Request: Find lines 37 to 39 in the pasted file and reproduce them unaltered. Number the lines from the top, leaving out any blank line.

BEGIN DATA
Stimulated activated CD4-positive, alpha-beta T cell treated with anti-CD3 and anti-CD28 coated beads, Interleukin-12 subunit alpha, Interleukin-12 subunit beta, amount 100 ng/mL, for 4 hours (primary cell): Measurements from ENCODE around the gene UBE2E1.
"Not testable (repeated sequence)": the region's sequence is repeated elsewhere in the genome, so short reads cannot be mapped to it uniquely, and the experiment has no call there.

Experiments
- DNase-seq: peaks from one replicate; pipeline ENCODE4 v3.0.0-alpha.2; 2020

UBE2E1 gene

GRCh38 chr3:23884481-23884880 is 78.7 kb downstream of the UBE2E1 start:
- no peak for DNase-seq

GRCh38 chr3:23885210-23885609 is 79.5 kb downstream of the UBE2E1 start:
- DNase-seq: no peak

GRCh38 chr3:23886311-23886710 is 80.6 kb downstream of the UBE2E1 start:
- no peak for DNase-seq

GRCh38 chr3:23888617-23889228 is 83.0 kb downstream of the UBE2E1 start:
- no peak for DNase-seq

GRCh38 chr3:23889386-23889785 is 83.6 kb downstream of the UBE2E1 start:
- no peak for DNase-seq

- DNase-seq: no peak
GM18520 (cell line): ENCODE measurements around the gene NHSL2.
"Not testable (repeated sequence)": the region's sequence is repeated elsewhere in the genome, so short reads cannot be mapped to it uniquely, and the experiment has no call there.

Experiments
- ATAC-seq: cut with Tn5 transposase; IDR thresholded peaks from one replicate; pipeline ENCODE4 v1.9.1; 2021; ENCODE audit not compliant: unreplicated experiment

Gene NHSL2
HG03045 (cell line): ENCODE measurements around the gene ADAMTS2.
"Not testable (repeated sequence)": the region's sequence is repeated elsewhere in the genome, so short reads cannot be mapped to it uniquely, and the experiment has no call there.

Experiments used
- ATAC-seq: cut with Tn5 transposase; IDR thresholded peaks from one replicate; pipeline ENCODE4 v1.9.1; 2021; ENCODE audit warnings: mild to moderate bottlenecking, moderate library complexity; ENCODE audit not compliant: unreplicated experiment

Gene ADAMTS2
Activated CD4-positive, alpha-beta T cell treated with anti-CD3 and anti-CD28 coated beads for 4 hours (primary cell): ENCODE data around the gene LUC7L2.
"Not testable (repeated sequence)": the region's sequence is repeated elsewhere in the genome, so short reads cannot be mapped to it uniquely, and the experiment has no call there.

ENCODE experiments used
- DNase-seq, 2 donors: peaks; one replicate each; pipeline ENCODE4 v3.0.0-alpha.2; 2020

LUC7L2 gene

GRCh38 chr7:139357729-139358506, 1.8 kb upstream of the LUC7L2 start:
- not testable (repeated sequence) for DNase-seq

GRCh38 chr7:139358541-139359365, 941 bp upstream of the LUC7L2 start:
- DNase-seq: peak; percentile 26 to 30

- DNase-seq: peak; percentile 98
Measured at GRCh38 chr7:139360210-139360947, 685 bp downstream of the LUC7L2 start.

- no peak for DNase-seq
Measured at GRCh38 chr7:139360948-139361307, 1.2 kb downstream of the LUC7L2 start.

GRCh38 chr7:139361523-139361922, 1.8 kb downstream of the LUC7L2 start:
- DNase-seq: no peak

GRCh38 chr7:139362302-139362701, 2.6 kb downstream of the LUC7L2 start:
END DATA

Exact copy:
Measured at GRCh38 chr7:139360210-139360947, 685 bp downstream of the LUC7L2 start.

- no peak for DNase-seq
Measured at GRCh38 chr7:139360948-139361307, 1.2 kb downstream of the LUC7L2 start.